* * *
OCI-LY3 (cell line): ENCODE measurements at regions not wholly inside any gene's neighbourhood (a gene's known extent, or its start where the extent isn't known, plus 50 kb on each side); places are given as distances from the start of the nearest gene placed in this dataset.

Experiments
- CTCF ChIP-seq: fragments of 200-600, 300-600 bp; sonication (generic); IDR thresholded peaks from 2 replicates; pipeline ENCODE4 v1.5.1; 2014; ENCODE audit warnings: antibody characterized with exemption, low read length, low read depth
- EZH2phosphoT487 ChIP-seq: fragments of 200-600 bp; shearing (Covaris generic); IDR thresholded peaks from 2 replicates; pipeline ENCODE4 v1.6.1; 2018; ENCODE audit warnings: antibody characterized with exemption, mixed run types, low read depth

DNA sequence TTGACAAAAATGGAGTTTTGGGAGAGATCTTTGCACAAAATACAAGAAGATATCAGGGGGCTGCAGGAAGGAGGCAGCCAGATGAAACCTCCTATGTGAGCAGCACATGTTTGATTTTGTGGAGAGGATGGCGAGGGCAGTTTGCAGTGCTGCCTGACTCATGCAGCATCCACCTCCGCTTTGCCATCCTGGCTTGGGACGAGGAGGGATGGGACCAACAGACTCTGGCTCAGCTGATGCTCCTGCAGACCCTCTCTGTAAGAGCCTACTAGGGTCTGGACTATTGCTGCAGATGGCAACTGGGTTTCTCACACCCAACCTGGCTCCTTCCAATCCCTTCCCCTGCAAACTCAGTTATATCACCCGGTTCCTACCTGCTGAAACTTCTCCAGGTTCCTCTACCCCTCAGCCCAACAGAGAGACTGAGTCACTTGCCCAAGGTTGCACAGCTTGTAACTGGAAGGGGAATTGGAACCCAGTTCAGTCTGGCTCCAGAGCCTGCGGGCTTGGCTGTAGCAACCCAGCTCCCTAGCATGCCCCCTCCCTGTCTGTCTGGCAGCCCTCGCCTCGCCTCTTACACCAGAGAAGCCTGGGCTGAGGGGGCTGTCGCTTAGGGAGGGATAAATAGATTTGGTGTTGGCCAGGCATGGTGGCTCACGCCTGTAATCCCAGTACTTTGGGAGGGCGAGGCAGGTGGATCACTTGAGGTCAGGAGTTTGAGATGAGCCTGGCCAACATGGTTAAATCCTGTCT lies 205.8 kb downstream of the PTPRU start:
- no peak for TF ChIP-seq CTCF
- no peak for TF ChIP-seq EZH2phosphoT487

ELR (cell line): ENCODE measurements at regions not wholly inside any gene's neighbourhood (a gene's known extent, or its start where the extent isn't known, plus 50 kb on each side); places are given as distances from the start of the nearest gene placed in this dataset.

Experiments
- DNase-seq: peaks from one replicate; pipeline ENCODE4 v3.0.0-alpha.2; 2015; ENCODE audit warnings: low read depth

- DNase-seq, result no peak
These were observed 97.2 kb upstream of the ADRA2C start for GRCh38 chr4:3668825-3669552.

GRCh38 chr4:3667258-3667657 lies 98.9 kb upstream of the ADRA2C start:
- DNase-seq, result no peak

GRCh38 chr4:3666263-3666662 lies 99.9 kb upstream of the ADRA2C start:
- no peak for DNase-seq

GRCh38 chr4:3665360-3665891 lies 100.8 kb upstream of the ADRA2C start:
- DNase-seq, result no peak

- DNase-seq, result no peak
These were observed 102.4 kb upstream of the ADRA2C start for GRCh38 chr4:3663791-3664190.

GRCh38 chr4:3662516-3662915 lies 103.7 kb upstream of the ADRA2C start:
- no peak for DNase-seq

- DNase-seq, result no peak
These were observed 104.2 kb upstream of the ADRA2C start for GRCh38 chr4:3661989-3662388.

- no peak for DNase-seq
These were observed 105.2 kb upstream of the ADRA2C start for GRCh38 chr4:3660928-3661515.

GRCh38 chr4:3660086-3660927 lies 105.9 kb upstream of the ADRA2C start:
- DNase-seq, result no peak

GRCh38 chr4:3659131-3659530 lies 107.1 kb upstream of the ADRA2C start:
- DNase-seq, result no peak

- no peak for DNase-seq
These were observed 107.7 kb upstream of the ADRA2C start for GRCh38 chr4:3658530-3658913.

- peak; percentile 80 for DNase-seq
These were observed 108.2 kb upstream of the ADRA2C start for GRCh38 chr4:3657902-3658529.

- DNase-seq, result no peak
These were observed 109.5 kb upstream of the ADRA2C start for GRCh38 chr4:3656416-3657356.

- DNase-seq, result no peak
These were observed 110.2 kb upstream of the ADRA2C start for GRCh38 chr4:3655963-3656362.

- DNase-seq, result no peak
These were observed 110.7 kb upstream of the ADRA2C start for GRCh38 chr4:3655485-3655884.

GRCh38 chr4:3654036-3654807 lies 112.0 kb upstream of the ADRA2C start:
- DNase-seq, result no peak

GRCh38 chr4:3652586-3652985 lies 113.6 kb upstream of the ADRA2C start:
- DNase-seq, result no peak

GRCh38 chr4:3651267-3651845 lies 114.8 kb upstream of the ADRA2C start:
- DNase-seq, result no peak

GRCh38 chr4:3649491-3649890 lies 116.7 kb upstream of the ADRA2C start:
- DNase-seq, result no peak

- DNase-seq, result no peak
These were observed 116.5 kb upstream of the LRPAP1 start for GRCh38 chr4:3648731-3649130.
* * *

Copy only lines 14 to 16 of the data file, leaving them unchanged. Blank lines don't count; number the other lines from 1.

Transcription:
- DNase-seq, result no peak

GRCh38 chr4:3666263-3666662 lies 99.9 kb upstream of the ADRA2C start:
- no peak for DNase-seq